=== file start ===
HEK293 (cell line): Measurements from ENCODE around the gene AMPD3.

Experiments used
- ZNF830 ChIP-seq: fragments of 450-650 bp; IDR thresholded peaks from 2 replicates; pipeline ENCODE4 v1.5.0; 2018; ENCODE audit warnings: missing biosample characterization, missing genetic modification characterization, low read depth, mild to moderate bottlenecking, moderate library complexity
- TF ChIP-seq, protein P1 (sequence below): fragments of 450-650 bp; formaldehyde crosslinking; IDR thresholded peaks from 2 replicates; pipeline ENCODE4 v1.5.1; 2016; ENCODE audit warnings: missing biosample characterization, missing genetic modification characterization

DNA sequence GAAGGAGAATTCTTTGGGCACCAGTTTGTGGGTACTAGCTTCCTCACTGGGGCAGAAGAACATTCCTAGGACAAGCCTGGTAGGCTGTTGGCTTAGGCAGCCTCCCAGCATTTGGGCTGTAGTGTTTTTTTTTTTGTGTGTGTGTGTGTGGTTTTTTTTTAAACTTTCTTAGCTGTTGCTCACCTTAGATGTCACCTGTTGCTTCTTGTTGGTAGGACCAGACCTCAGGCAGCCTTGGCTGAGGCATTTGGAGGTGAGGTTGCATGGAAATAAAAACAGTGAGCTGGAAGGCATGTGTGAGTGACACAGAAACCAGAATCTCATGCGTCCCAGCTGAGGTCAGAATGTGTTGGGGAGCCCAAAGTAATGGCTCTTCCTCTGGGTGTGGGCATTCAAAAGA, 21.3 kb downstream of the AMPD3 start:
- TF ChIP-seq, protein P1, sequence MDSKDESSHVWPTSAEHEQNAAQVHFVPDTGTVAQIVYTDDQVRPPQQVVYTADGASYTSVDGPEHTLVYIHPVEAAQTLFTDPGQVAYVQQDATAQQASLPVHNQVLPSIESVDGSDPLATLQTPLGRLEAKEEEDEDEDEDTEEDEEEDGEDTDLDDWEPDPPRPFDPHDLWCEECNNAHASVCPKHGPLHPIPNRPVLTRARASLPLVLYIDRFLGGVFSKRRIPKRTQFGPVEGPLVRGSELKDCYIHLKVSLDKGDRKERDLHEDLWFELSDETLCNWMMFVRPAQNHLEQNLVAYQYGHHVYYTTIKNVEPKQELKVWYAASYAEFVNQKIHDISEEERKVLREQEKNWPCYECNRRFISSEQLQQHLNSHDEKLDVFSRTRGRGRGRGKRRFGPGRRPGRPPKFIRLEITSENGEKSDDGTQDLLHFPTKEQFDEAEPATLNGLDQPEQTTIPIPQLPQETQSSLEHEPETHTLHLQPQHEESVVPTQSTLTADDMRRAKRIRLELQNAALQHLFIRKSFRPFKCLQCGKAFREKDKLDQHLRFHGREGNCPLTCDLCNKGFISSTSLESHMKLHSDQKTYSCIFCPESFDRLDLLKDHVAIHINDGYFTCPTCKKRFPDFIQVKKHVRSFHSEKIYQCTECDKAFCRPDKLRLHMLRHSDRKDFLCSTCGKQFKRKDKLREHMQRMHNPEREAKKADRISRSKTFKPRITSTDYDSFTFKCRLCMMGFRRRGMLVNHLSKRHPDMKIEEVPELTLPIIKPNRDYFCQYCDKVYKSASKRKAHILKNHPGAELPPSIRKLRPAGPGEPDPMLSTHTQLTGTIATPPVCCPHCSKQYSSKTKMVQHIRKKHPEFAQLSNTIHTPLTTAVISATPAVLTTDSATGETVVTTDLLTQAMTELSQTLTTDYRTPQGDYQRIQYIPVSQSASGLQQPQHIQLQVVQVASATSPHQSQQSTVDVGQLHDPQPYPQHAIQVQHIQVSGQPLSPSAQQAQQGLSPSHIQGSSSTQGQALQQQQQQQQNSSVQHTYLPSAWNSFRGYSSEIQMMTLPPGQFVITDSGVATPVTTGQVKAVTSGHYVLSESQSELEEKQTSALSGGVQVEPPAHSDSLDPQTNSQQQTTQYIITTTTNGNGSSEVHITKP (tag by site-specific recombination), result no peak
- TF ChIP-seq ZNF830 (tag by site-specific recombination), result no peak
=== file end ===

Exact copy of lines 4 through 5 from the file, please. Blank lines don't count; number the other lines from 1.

- TF ChIP-seq, protein P1 (sequence below): fragments of 450-650 bp; formaldehyde crosslinking; IDR thresholded peaks from 2 replicates; pipeline ENCODE4 v1.5.1; 2016; ENCODE audit warnings: missing biosample characterization, missing genetic modification characterization

DNA sequence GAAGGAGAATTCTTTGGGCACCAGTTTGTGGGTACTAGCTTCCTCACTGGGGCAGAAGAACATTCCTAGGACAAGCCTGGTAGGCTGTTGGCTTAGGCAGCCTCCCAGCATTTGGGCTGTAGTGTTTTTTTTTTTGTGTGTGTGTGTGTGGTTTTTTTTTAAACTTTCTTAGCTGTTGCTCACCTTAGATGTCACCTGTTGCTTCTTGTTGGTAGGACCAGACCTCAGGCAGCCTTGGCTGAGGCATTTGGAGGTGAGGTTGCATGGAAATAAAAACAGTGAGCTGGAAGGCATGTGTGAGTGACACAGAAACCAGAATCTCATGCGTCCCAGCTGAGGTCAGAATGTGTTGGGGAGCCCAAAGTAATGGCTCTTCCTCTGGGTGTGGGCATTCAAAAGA, 21.3 kb downstream of the AMPD3 start: